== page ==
Even the baking heat of a Turkish poolside could not stop my mind drifting back to Oban towards the end of my holiday, musing on all the issues ahead of us this session.
We face a big agenda, as always. A great deal of it is externally generated and, while this is important, we are more concerned by issues arising from our own evaluation of last session. Get our own housekeeping right, our own ethos good, and not only will we address a number of the points on the Scottish Executive's agenda, but we will also be in a position to work on the rest.
Society, meanwhile, is changing at break-neck speed. This was brought home to me - again - at our annual sports day. We re-established this about five years ago and it is now a tremendous event: the whole school marches in clan colours, led by our pipers and cheerleaders, into the local stadium.
The weather was fine and we had a great day.
However, I later received a complaint from parents. While they applauded the day and acknowledged our staff's tremendous efforts and good work, they were appalled by the foul language of a group of children in the stand.
We thought long and hard about this. While we run a tight ship and generally children don't behave like this within school, we realised that some teenagers in a freer environment will resort to peer norms.
We are an essentially rural community. While so many core values and behaviours remain here much as they have always done, we - especially our young people - are exposed, through mass media, mobile phones and the internet, to a cornucopia of information, values and subcultures, and much of it is not good.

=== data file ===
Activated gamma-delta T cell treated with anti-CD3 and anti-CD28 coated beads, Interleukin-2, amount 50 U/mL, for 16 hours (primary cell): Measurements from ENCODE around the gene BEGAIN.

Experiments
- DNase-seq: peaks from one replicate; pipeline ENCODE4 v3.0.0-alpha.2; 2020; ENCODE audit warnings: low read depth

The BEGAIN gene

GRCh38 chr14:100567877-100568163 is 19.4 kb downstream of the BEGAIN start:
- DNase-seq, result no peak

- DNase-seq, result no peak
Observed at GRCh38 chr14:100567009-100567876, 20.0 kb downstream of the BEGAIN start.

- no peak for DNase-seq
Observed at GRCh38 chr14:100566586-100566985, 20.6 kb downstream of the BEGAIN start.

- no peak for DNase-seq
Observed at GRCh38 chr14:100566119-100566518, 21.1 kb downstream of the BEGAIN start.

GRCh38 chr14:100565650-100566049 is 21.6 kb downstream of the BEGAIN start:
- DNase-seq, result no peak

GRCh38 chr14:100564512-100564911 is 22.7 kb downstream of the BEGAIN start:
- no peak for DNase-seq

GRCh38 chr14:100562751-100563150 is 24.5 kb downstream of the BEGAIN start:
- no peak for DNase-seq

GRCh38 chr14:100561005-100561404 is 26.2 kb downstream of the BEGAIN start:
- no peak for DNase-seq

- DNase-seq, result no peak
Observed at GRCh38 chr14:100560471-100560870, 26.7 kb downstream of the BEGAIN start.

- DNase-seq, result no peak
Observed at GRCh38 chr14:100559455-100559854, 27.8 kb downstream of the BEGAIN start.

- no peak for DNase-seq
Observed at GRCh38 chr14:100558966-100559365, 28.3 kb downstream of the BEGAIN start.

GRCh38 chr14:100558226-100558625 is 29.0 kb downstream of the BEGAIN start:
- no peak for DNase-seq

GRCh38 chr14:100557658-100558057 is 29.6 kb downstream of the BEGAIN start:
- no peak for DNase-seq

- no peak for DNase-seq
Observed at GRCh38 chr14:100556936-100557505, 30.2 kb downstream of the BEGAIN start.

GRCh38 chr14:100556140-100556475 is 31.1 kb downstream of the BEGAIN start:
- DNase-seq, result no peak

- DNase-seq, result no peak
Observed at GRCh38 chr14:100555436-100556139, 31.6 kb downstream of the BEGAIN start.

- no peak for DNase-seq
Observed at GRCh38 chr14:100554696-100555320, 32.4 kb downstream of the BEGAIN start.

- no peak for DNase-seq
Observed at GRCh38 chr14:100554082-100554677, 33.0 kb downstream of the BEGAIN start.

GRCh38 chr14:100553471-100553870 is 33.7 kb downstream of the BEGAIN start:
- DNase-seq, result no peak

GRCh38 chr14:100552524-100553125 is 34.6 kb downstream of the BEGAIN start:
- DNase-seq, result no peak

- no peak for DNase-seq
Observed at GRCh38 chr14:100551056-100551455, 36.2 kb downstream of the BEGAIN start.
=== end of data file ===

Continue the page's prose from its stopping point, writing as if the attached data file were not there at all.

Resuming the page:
The sad fact is that all of this is outside our circle of influence, although I'd like a few minutes with certain Westminster politicians. They want us to promote values and citizenship, yet promulgate laws liberalising a drinking culture.
Our society, and especially our schools, are developing young people whose confidence and skills are remarkable. What concerns me is the gulf emerging between those who make it and those who don't. The former may be achieving more, but there are, arguably, fewer of them. I believe more young people than ever are today in danger of being drawn into a negative subculture.
It has been said of schools that we are the last bastions of sound values and principles. Never has our role and responsibility in maintaining these values been more crucial. We can't affect what is going on in society but we have a captive audience in terms of our pupils, their families and, indeed, our communities.
At no time has it been more important to establish the ethos of our school community. Yet we find the funding for the Scottish Schools Ethos Network has ceased. We invited Andrew Mellor, manager of the network and the Anti-Bullying Network, to come in June to help us relaunch our anti-bullying campaign. Listening to our issues, his opinion chimed with ours: we have to, yet again, work on our ethos.
This involves us thinking more creatively about how to engage the disengaged and about the external pressures and influences on our pupils.
Who else in society is doing this for young people? We have to work not necessarily harder, but smarter for these young people, who are our future.
I live just behind Tarbert's steamer pier, where people fish for cod and mackerel. A huge, one-eyed, elderly seal spends his time mostly under the pier and lives on the fish off the lines. The rest of his tribe fish in the sea and bask on rocks. He is twice their size and has lived for years. He's an unusual seal who has gone down a road less travelled which has served him well. He's my neighbour, he's a smart worker, he's a mould-breaker. When I need inspiration this session, I'll remember him.
Linda Kirkwood is headteacher of Oban HighComment to firstname.lastname@example.org